Tegan and Sara’s seventh studio album, Heartthrob, rings with all of the classic folk-indie-pop sounds you would expect from the identical twin duo, while adding in a new twist of electronica and synth. The album echoes all of the elements that brought Tegan and Sara to their current success and happily embellishes all of the things that audiences love about them.
Heartthrob features anthems about love and edges toward the pop end of the spectrum, but follows a logical sound progression from their last studio album Sainthood (released in 2009) and holds true to the duo’s personality and authenticity. The album’s sound should come as no disappointment to serious Tegan and Sara fans, but also welcomes a wider range of musical tastes than some of their earlier work, which tended to lean much more towards the peculiar and played to a specific fan base. Their distinct genre-mixing creates an atypical, but not unpleasing, tone by melding upbeat electronic sounds and pop bass lines with sounds reminiscent of the 80s and 90s.
It opens with the upbeat, poppy “Closer”, a radio-worthy hit which explodes in an accurate representation of the remainder of the album, exploring the intensity and excitement of physical contact: “Here comes the rush before we touch/Come a little closer.” The album itself focuses on the intricacies of love, heartbreak and everything in between, peppered with synth-driven dance beats. Songs such as “I Couldn’t Be Your Friend” are fairly reminiscent of current pop titans such as Katy Perry, but stay true to the duo’s sound with backup riffs and passionate lyrics : “Led you astray, I won’t deny it/I did what they thought would be good for me”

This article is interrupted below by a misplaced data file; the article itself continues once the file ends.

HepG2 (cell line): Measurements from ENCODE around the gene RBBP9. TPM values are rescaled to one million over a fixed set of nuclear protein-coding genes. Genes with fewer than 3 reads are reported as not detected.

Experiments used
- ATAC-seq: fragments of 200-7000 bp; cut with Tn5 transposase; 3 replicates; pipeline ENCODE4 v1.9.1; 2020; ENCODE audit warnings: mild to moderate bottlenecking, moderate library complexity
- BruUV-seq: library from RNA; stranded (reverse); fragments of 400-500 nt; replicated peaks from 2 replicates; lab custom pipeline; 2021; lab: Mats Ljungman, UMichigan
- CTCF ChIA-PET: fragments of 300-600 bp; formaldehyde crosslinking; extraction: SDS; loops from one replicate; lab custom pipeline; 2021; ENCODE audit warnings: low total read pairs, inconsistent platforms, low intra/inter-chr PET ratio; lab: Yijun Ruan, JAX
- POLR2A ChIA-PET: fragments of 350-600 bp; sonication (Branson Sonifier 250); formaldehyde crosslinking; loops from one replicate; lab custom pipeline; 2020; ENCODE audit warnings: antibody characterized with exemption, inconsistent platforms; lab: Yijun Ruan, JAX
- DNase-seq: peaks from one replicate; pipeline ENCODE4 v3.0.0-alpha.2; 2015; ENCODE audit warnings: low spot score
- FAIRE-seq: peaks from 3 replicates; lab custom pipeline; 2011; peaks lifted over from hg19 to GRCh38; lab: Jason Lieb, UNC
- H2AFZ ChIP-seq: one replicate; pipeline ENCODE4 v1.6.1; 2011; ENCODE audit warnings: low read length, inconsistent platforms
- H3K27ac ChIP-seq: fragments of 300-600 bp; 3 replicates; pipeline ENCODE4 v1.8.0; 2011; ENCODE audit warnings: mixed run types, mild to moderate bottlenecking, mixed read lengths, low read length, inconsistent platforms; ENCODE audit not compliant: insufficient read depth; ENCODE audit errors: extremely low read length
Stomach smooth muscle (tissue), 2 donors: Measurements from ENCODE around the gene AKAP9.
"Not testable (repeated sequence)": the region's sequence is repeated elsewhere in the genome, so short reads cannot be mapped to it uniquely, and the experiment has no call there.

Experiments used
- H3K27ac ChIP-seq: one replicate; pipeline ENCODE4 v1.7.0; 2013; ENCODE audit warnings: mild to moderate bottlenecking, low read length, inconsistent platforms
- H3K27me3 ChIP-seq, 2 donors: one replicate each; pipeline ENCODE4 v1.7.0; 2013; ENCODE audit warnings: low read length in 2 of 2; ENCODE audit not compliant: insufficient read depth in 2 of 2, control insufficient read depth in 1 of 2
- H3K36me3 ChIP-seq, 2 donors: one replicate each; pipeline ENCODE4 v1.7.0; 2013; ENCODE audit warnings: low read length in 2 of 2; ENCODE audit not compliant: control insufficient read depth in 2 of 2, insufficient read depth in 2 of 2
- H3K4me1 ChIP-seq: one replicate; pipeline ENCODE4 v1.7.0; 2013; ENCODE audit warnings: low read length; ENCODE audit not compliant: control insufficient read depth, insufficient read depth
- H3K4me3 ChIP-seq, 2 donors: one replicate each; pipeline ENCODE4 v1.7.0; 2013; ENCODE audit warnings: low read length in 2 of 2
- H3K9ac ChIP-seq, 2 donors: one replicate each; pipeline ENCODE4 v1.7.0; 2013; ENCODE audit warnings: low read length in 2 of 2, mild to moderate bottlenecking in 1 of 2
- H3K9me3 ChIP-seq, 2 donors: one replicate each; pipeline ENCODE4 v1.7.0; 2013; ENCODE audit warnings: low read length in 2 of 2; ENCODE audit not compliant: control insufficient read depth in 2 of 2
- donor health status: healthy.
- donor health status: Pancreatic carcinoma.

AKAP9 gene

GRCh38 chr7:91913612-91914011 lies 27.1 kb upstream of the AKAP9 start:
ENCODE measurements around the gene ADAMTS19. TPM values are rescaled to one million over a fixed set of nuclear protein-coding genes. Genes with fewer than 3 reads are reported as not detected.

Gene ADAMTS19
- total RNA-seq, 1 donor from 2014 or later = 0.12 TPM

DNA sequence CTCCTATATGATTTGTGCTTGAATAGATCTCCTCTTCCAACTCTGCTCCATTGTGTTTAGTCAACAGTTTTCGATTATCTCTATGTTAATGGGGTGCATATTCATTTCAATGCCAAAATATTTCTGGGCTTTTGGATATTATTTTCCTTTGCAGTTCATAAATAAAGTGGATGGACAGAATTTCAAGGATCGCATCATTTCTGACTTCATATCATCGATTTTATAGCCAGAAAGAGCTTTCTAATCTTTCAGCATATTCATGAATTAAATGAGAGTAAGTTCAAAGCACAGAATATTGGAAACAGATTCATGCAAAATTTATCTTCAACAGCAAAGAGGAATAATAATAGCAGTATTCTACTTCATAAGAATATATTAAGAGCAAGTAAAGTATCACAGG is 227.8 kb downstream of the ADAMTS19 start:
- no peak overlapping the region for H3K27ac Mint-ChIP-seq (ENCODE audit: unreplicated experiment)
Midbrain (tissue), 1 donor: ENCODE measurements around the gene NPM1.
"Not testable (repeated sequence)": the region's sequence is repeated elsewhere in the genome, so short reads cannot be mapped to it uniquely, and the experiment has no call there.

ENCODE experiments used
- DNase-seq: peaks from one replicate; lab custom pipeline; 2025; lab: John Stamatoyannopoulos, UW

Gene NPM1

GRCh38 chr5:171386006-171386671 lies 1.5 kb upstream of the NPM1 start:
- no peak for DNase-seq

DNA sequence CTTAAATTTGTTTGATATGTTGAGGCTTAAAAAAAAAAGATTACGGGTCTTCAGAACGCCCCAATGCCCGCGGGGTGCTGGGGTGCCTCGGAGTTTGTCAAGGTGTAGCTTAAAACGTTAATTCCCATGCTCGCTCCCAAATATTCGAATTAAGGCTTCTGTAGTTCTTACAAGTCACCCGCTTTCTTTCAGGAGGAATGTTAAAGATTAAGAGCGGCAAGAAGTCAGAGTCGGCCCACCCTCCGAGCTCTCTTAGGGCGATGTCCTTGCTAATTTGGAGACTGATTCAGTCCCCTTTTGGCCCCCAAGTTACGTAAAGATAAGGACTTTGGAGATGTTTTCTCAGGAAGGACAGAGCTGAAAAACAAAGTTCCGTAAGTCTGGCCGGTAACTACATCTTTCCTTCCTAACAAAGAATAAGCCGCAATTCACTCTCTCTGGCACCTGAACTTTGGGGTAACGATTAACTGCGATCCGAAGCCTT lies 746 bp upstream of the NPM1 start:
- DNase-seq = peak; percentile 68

“Drove Me Wild” and “Love They Say” are notably the most cheery songs on the album, with lyrics exploring the positive aspects of love: as the ballad-y “Love They Say” soulfully declares, “there’s nothing love can’t do.” These songs offer a stark contrast to the rest of the album, which crescendos with electric anger and passionate lyrics laced among upbeat tones. “How Come You Don’t Want Me” wails, “Why don’t you want to wait this out?/How come you always lead me on,/Never take my call, hear me out?” “Now I’m All Messed Up” begs on top of heavy electronica beats in a self-doubting tug of war, “Go if you want/I can’t stop you /go (please stay).”
Heartthrob captures the intense lyrics and unique indie-folk-pop sound that Tegan and Sara always bring with their albums but is still different enough to keep listeners engaged and yearning for more. The album makes a mark on the pop music radar, but their sound stays true to their roots and makes it an engaging experience for loyal fans and new listeners alike.
– Samantha Guter